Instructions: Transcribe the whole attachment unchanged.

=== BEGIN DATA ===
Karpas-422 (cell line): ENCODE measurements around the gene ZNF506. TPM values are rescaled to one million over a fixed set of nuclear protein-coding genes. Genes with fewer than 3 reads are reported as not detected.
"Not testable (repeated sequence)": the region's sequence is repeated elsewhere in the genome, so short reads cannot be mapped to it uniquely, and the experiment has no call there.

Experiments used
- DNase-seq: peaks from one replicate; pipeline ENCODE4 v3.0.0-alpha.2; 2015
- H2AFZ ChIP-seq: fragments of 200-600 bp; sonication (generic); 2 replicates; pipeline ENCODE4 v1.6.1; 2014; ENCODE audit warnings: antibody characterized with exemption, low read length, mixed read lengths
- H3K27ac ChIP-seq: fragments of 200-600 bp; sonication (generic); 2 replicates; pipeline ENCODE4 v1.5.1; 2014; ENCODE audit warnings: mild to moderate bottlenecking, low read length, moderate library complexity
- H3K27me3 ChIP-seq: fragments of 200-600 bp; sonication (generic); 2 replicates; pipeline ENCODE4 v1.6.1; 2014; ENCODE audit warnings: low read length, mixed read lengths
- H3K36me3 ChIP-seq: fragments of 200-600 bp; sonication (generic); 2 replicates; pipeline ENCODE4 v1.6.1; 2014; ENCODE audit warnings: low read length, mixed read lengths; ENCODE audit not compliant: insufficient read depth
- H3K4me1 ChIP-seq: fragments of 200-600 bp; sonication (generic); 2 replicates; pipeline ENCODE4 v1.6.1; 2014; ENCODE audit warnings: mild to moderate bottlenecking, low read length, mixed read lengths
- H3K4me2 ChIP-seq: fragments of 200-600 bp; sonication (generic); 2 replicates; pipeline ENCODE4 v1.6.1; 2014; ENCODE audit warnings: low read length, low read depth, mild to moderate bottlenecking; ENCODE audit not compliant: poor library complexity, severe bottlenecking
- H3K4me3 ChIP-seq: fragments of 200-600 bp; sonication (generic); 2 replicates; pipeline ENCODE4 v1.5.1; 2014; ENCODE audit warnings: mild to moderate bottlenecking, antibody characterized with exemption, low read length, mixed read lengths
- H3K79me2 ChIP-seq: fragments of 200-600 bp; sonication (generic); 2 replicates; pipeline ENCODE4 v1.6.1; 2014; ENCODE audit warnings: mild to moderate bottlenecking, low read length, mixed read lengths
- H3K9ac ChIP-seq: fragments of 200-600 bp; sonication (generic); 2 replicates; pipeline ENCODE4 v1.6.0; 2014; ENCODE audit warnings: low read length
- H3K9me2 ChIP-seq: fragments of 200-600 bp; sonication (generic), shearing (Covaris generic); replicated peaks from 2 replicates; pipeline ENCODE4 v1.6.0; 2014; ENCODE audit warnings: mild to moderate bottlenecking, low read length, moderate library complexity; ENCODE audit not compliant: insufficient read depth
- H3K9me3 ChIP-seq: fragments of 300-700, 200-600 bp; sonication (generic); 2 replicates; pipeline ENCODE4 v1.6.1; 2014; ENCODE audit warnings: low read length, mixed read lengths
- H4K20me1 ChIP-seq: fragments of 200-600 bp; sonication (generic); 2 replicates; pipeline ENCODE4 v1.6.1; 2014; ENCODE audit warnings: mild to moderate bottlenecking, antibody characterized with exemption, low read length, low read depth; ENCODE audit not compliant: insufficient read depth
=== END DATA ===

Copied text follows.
Karpas-422 (cell line): ENCODE measurements around the gene ZNF506. TPM values are rescaled to one million over a fixed set of nuclear protein-coding genes. Genes with fewer than 3 reads are reported as not detected.
"Not testable (repeated sequence)": the region's sequence is repeated elsewhere in the genome, so short reads cannot be mapped to it uniquely, and the experiment has no call there.

Experiments used
- DNase-seq: peaks from one replicate; pipeline ENCODE4 v3.0.0-alpha.2; 2015
- H2AFZ ChIP-seq: fragments of 200-600 bp; sonication (generic); 2 replicates; pipeline ENCODE4 v1.6.1; 2014; ENCODE audit warnings: antibody characterized with exemption, low read length, mixed read lengths
- H3K27ac ChIP-seq: fragments of 200-600 bp; sonication (generic); 2 replicates; pipeline ENCODE4 v1.5.1; 2014; ENCODE audit warnings: mild to moderate bottlenecking, low read length, moderate library complexity
- H3K27me3 ChIP-seq: fragments of 200-600 bp; sonication (generic); 2 replicates; pipeline ENCODE4 v1.6.1; 2014; ENCODE audit warnings: low read length, mixed read lengths
- H3K36me3 ChIP-seq: fragments of 200-600 bp; sonication (generic); 2 replicates; pipeline ENCODE4 v1.6.1; 2014; ENCODE audit warnings: low read length, mixed read lengths; ENCODE audit not compliant: insufficient read depth
- H3K4me1 ChIP-seq: fragments of 200-600 bp; sonication (generic); 2 replicates; pipeline ENCODE4 v1.6.1; 2014; ENCODE audit warnings: mild to moderate bottlenecking, low read length, mixed read lengths
- H3K4me2 ChIP-seq: fragments of 200-600 bp; sonication (generic); 2 replicates; pipeline ENCODE4 v1.6.1; 2014; ENCODE audit warnings: low read length, low read depth, mild to moderate bottlenecking; ENCODE audit not compliant: poor library complexity, severe bottlenecking
- H3K4me3 ChIP-seq: fragments of 200-600 bp; sonication (generic); 2 replicates; pipeline ENCODE4 v1.5.1; 2014; ENCODE audit warnings: mild to moderate bottlenecking, antibody characterized with exemption, low read length, mixed read lengths
- H3K79me2 ChIP-seq: fragments of 200-600 bp; sonication (generic); 2 replicates; pipeline ENCODE4 v1.6.1; 2014; ENCODE audit warnings: mild to moderate bottlenecking, low read length, mixed read lengths
- H3K9ac ChIP-seq: fragments of 200-600 bp; sonication (generic); 2 replicates; pipeline ENCODE4 v1.6.0; 2014; ENCODE audit warnings: low read length
- H3K9me2 ChIP-seq: fragments of 200-600 bp; sonication (generic), shearing (Covaris generic); replicated peaks from 2 replicates; pipeline ENCODE4 v1.6.0; 2014; ENCODE audit warnings: mild to moderate bottlenecking, low read length, moderate library complexity; ENCODE audit not compliant: insufficient read depth
- H3K9me3 ChIP-seq: fragments of 300-700, 200-600 bp; sonication (generic); 2 replicates; pipeline ENCODE4 v1.6.1; 2014; ENCODE audit warnings: low read length, mixed read lengths
- H4K20me1 ChIP-seq: fragments of 200-600 bp; sonication (generic); 2 replicates; pipeline ENCODE4 v1.6.1; 2014; ENCODE audit warnings: mild to moderate bottlenecking, antibody characterized with exemption, low read length, low read depth; ENCODE audit not compliant: insufficient read depth